A Closer Look at Evolutionary Faces- page 7 | Science | Smithsonian
"Paleo-artist" John Gurche recreates the faces of our earliest ancestors, some of who have been extinct for millions of years. (Courtesy of John Gurche)

A Closer Look at Evolutionary Faces

John Gurche, a “paleo-artist,” has recreated strikingly realistic heads of our earliest human ancestors for a new exhibit

Homo floresiensis

Homo floresiensis
(Courtesy of John Gurche)

A mere 18,000 years old, Homo floresiensis was tiny – only about three-and-half feet tall, with huge feet, which has led to its nickname: the Hobbit. It had a “teeny brain,” Gurche says. H. floresiensis remains something of a mystery. Some researchers originally thought the hominid, found on the island of Flores in Indonesia, was a dwarfed H. erectus. Others now think it is a different species that left Africa before H. erectus. “All I can say is, stay tuned, folks,” Gurche says.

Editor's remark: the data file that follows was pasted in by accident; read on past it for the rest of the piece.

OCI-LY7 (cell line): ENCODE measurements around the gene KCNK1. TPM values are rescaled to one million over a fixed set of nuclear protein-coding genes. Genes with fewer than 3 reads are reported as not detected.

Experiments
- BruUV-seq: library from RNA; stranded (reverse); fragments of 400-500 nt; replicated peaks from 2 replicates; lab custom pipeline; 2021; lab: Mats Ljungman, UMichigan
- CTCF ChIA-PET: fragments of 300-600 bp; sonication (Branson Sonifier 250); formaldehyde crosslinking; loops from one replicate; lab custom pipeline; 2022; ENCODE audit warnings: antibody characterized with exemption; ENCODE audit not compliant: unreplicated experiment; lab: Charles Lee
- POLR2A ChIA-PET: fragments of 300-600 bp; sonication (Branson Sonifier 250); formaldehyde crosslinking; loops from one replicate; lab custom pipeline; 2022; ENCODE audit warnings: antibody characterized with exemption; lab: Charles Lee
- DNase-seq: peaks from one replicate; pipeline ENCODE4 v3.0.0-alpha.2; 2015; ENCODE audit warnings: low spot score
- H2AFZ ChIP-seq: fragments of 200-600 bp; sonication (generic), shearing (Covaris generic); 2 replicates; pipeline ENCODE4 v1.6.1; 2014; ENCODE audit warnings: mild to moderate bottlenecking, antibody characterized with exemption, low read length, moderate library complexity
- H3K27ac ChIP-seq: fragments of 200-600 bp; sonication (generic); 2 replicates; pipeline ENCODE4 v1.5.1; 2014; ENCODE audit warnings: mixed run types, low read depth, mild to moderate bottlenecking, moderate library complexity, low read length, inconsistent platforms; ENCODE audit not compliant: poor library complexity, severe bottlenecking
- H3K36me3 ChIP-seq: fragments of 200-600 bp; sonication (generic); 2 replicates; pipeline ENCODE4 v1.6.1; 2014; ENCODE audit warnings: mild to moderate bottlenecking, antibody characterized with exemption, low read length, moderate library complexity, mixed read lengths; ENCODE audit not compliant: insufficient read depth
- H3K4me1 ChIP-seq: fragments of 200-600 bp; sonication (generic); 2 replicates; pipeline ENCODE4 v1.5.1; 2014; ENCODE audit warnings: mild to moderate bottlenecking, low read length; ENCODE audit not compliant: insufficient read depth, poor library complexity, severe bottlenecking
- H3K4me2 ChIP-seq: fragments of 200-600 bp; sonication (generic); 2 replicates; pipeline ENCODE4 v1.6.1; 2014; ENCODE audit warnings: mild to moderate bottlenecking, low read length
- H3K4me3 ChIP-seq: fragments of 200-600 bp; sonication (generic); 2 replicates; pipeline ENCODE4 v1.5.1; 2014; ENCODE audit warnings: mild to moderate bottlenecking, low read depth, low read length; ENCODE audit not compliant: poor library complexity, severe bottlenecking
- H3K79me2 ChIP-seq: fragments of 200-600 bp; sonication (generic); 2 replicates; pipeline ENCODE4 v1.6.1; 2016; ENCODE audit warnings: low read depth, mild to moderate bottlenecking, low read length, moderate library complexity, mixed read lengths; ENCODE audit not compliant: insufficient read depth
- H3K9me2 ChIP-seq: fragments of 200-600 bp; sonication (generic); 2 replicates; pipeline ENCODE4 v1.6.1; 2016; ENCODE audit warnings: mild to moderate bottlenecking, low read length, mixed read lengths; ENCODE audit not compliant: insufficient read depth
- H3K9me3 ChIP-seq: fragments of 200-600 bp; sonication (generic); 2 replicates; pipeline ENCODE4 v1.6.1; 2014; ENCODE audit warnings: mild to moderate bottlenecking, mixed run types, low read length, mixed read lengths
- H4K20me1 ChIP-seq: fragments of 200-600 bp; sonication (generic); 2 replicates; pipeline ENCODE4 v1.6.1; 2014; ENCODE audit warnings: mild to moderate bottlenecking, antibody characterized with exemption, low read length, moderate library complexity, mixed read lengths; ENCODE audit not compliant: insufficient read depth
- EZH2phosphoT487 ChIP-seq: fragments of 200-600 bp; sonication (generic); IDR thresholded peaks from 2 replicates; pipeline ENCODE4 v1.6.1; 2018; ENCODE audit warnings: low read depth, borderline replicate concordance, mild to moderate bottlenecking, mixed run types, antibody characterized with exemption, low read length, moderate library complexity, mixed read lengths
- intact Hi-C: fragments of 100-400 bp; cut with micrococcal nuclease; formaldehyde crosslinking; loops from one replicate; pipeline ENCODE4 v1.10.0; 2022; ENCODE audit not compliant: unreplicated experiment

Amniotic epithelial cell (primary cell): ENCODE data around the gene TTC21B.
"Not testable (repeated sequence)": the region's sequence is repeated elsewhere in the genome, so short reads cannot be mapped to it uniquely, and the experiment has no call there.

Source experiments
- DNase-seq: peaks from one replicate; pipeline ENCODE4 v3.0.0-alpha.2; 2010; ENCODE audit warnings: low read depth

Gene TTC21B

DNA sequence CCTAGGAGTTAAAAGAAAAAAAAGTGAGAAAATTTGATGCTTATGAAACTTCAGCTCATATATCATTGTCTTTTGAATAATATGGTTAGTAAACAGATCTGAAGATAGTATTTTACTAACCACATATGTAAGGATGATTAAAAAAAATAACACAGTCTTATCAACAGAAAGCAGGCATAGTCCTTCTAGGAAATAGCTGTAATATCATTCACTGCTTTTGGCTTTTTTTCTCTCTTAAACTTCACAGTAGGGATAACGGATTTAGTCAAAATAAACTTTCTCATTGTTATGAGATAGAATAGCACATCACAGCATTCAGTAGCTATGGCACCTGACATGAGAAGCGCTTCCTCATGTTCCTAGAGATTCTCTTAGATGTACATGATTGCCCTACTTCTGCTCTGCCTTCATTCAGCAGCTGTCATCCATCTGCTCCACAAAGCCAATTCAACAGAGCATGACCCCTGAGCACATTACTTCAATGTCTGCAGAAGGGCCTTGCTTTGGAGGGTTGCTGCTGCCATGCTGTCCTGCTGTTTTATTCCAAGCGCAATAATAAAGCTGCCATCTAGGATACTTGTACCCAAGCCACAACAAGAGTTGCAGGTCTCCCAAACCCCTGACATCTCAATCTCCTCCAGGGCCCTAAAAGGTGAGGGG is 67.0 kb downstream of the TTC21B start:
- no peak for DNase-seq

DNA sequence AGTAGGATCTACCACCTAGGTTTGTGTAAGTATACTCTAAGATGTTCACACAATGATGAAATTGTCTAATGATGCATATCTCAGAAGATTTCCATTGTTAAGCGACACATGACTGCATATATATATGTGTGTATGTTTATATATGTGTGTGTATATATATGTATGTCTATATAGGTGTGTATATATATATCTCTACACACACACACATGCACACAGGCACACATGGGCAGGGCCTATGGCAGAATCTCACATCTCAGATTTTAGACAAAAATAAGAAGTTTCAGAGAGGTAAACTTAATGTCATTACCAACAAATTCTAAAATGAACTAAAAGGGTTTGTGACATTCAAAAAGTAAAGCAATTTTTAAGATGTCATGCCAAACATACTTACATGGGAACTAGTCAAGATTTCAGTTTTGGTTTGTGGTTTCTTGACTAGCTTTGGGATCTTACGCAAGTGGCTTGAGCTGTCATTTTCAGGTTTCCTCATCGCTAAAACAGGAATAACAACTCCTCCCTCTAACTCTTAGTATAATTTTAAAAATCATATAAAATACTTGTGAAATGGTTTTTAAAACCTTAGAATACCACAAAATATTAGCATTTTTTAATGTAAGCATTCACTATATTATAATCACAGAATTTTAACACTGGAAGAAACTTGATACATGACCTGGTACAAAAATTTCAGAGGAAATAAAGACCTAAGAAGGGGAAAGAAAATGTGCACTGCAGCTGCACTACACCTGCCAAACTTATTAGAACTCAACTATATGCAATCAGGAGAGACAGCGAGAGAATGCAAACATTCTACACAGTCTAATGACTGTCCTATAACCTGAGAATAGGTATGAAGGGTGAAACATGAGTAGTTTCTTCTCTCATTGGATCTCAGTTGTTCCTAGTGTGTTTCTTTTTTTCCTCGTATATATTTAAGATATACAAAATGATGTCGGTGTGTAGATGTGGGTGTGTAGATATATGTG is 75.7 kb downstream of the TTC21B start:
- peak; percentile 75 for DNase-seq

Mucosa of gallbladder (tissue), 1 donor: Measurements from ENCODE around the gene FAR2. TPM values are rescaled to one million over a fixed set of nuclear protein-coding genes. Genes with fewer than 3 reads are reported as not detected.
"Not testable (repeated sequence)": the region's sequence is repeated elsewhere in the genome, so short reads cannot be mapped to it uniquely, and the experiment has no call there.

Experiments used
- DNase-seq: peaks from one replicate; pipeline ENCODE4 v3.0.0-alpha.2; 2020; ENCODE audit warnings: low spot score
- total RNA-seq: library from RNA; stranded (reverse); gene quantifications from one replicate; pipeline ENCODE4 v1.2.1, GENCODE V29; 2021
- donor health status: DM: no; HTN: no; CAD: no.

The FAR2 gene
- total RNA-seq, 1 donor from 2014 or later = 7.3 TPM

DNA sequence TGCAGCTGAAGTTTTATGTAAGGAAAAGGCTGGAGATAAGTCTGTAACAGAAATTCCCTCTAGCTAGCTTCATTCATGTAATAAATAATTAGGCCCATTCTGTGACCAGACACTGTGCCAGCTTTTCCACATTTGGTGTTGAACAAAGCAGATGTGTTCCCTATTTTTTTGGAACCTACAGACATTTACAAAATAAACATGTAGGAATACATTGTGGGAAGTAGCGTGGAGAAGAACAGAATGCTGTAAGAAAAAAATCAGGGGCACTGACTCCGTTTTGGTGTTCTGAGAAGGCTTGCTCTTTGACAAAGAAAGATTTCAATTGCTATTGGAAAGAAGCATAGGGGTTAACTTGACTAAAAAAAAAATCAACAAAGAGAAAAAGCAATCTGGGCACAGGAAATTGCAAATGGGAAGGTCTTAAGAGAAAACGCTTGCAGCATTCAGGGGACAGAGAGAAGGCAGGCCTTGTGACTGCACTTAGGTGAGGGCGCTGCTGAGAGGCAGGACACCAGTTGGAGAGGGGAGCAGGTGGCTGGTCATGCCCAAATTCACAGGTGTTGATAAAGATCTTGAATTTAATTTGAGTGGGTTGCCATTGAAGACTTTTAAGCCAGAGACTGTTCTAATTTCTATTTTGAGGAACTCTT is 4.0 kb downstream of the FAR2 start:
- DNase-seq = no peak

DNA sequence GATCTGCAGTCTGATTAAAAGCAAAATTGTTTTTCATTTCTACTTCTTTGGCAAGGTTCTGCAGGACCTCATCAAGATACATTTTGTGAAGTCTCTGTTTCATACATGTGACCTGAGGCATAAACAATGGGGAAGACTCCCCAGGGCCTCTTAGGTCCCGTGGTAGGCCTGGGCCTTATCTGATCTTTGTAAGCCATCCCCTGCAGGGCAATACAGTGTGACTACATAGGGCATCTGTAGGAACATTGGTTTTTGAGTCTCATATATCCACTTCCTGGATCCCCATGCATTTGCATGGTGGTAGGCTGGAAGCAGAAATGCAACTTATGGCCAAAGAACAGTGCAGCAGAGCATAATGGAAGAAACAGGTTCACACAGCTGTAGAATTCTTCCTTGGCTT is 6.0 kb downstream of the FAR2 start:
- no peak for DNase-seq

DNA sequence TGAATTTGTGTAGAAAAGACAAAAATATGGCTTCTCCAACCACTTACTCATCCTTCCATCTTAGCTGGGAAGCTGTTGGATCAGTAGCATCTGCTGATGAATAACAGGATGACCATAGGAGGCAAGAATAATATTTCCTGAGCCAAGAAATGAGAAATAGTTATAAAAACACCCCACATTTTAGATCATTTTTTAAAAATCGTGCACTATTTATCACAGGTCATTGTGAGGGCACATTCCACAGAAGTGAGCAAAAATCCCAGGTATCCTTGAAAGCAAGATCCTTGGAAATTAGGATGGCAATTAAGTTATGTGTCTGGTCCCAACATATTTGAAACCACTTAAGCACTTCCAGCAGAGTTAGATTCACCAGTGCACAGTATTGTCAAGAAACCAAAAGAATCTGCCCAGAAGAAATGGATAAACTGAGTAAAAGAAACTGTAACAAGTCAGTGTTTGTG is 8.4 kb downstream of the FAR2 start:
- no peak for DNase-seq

H. floresiensis overlapped in time with Homo sapiens, and the two species may have met. “What I wanted to get into the face was a sort of wariness,” as though the primitive little hominid is really encountering a human. “What would we have seemed like to them?”

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